RDA is pleased to announce its fourteenth annual grants program for students and faculty of the Rice School of Architecture, the University of Houston Gerald D. Hines College of Architecture, the College of Architecture at Prairie View, and the Department of Urban Planning and Environmental Policy at Texas Southern University.

RDA will make separate awards of up to $5,000 each to a student and a faculty winners.

The Initiatives for Houston grants program focuses on Houston’s built environment, its history, present condition, and future development. A variety of regional projects will be considered, including historic research, speculative studies and projects, problem solving and planning projects, and studies that document the conditions of the city and its architecture. Proposals will be evaluated in terms of their potential for making a significant contribution to our understanding of the city and/or the region.

Projects must describe a dissemination component, which may be in the form of a paper or manuscript, exhibit, or a video or other presentation. In addition, the results of the project may be presented by the grantees in a public lecture or published in the Rice Design Alliance journal, Cite. Awards of up to $5,000 are available for projects to be completed in one year. More than one proposal in each category, student or faculty, may be funded. Past award-winning proposals are available for review in the architecture libraries of the participating schools.

The total application must include:
• A completed application.
• A written proposal for the project (one to three pages), describing goals, expected outcomes, work plan, and schedule for the project, and a discussion of its significance. Applicants also should describe past work in the area of the proposed research.
• Resume for each participant
• Students will need a faculty advisor and a letter of support.
• A project budget (equipment such as computers, digital cameras, etc. may not be included)

Applications will be due March 25, 2013. Please mail application and supporting materials to:
Rice University
Rice Design Alliance MS-51
P.O. Box 1892
Houston, Texas 77251-1892

Initiative for Houston Winners Announced

RDA is pleased to announce the winners of the thirteenth annual “Initiatives for Houston” grant program, which funds research, study, and problem-solving around Houston’s built environment. From revitalizing existing vernacular residential architecture and documenting the capabilities of local manufacturers, to forging connections between buildings and their context, this year’s Initiative winners sought to showcase the potential of existing infrastructure and industry. Projects include “InHouse OutHouse,” submitted by Rice architecture students Andrew Daley, Jason Fleming and Peter Muessig; “Made in Houston” by University of Houston School of Architecture Associate Professor Donna Kacmar; and “Lobby Urbanism: Converging Downtown’s Interior and Exterior Streets by Rice School of Architecture Wortham Fellow Bryony Roberts.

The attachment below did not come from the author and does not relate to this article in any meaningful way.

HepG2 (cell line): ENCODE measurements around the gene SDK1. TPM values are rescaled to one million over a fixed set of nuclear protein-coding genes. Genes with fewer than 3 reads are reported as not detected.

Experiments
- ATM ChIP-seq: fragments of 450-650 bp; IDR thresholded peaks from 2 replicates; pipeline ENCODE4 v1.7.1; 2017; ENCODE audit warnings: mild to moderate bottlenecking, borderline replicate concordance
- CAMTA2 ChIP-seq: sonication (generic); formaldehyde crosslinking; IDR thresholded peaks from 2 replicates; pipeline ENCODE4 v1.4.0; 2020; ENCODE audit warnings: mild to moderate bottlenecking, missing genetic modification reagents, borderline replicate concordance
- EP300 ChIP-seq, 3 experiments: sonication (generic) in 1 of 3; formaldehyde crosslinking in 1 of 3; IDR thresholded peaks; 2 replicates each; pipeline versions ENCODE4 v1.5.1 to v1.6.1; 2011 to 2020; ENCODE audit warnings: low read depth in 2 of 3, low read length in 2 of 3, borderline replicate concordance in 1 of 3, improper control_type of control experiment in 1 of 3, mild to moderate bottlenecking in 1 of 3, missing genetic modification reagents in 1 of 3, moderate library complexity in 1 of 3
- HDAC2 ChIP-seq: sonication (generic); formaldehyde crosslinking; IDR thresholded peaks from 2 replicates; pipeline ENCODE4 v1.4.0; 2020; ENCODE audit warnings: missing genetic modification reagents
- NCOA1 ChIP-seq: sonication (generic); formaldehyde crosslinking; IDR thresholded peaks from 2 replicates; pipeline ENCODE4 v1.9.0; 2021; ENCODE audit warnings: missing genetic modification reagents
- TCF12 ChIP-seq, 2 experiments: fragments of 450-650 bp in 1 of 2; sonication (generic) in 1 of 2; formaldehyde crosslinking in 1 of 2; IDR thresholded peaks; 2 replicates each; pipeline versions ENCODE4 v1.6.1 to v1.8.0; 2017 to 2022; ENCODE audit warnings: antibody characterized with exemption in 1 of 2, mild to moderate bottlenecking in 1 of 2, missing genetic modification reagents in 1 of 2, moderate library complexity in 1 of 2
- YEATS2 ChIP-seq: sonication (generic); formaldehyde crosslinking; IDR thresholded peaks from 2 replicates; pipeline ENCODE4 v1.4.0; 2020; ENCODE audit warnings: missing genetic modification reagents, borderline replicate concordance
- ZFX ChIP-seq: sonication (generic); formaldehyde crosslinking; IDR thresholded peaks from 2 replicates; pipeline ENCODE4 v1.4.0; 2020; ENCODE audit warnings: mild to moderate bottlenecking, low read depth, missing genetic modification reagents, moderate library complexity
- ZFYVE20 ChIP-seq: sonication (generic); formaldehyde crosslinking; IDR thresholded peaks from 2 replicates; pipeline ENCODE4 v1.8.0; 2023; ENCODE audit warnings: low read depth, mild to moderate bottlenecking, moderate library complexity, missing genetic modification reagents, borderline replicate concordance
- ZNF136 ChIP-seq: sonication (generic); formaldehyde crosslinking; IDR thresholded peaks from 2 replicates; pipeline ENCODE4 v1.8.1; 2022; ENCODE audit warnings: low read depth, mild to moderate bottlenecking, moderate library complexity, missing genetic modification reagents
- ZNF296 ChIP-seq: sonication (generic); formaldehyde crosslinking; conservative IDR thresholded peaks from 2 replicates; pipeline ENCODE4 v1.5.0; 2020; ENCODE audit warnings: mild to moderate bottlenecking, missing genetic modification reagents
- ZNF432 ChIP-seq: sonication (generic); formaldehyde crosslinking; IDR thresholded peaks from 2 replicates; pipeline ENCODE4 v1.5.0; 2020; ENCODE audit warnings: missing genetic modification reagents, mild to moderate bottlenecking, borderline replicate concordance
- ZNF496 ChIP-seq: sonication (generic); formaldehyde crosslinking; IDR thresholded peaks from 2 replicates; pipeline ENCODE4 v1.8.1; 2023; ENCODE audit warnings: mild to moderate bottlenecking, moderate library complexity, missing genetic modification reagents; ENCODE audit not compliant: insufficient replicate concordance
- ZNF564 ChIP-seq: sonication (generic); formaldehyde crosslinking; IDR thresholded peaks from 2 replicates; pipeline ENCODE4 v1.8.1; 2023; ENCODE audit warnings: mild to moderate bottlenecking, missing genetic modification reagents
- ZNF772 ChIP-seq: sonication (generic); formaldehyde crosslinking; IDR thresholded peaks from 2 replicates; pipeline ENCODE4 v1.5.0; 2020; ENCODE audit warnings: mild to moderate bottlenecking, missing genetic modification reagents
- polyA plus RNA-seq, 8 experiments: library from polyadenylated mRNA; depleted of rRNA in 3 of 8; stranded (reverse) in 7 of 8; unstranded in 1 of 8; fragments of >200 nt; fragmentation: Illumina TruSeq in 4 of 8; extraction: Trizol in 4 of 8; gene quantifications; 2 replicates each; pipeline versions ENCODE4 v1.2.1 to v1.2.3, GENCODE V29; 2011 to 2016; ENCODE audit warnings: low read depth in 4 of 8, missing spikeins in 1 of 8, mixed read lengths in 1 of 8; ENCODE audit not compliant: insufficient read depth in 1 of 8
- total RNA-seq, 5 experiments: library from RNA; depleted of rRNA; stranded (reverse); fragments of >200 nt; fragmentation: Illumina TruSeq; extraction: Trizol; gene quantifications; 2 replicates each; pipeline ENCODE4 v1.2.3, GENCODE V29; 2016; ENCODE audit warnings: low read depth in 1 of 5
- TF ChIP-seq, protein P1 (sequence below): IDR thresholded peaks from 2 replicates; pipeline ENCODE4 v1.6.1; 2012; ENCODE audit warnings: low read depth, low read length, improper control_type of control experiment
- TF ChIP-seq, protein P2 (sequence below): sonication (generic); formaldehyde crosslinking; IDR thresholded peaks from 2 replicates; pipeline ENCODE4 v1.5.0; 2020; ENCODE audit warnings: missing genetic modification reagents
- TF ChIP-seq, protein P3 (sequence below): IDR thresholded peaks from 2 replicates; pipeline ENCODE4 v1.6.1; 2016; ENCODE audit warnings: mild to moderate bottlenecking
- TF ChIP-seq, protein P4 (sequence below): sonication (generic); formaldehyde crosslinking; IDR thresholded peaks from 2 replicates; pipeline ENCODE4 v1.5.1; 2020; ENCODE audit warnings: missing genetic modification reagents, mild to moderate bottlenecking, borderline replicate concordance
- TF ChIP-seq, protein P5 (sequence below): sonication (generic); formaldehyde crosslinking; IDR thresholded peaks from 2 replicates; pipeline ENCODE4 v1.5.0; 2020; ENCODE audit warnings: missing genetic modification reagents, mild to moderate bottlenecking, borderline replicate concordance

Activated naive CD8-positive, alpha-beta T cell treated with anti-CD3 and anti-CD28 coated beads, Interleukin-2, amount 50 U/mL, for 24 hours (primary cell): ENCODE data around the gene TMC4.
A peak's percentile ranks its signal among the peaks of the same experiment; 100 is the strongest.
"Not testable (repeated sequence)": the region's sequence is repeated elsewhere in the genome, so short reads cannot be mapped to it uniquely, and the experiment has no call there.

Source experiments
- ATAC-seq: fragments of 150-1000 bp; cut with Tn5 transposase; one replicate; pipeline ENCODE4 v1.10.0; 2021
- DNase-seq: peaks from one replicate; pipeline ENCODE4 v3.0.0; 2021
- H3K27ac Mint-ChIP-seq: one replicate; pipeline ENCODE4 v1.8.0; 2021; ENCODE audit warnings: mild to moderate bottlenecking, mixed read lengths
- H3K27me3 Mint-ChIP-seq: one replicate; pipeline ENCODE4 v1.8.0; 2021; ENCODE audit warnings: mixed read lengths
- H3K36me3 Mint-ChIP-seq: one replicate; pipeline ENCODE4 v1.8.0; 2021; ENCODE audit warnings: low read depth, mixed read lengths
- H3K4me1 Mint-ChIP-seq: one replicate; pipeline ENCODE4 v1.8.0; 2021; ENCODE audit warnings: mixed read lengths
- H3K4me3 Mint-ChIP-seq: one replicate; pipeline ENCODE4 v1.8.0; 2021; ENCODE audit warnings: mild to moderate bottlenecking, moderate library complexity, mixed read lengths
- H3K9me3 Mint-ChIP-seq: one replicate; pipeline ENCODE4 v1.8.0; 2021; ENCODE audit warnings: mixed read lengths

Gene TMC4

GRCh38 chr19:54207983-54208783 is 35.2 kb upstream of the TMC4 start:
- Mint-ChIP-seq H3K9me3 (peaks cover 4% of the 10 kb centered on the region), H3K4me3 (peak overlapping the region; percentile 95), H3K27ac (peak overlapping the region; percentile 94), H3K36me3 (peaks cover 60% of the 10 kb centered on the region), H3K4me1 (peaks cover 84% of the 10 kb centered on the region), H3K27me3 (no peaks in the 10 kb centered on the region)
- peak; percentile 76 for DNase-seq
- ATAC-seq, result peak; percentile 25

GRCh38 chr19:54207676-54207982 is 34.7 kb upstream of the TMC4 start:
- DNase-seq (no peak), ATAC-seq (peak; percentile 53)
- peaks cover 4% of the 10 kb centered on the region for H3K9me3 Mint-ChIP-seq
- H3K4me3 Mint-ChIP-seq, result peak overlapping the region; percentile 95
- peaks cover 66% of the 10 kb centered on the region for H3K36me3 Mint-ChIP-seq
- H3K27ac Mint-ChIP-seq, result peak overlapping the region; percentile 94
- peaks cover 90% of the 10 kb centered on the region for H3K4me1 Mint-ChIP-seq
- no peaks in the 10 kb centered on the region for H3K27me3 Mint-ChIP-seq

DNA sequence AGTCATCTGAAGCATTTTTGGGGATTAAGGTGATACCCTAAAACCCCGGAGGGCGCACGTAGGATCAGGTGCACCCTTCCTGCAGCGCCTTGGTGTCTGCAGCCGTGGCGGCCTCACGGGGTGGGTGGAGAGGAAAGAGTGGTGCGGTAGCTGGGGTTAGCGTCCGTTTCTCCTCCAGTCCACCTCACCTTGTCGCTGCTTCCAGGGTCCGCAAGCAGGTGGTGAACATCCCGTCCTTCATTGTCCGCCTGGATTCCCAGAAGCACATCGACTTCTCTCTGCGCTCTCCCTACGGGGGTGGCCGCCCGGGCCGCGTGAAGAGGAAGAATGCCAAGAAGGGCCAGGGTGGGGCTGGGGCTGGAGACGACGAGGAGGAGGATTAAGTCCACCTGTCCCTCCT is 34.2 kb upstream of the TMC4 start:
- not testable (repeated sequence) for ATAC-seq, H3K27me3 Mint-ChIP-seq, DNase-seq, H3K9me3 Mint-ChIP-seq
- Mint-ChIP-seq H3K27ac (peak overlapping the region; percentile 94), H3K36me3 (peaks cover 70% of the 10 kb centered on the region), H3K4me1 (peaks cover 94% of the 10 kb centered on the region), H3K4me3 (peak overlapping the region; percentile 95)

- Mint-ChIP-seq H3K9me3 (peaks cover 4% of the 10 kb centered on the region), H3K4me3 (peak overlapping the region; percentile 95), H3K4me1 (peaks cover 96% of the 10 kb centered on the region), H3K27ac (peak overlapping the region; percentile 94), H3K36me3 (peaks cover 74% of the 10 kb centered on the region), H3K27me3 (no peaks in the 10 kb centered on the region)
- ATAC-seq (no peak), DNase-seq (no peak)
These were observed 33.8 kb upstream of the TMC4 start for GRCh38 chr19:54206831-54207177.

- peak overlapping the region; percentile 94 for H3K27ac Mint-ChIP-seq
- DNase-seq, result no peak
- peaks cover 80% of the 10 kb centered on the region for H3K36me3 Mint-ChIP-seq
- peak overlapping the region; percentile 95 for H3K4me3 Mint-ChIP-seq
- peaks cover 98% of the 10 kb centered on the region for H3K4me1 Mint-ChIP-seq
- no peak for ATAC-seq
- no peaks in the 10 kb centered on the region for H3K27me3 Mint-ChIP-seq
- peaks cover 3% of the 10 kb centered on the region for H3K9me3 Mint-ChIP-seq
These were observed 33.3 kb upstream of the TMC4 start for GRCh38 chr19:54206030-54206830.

This year’s jury members included Joe Havel, Director of the Glassell School of Art; Nicola Springer, AIA, LEED AP, Kirksey Architecture; Juliè Gauthier, IIDA, LEED AP, Interior Design Leader with Perkins + Will; Tadd Tellepsen, Co-owner of Tellepsen Builders; and Perry Seeberger, LEED AP, Principal Architect of Seeberger + Associates, LP and President of AIA Houston.

The project “InHouse OutHouse” by Andrew Daley, Jason Fleming and Peter Muessig offers an alternative to Houston’s seemingly endless sprawl through the reuse and re-densification of once established neighborhood communities. Pre-fabricated residential units are inserted into existing homes that consolidate major trade-dependent systems and provide a full kitchen and bathroom, along with new heating, cooling, electrical, and plumbing services. Awarded $5,000, the team hopes to fabricate an “OutHouse” by the end of summer and host a community open-house.

Awarded $2,500, “Lobby Urbanism” examines the intersection of Houston’s exterior and interior street conditions, asserting that Downtown Houston’s exterior streets have lost their pedestrian traffic to their interior counterparts, namely building lobbies. The project, which will culminate in a public exhibition of design proposals in April 2013, will analyze lobbies and consider how to open the spaces to their neglected exteriors.

“Made in Houston,” which was also awarded $2,500, seeks to develop a catalogue and wiki site of local manufacturers who are currently engaged in, or could be engaged in, fabricating elements for the built environment. Listing fabricators by materials with which they work (wood, metal, ceramics, polymers, etc.), the resource would function as a informational database for the designers, architects, students, and faculty in the Houston region.

Initiatives For Houston 2012: RDA Grants Program Open!

initiatives_2012_front

RDA is pleased to announce its thirteenth annual grants program for students and faculty of the Rice School of Architecture, the University of Houston Gerald D. Hines College of Architecture, the College of Architecture at Prairie View, and the Department of Urban Planning and Environmental Policy at Texas Southern University.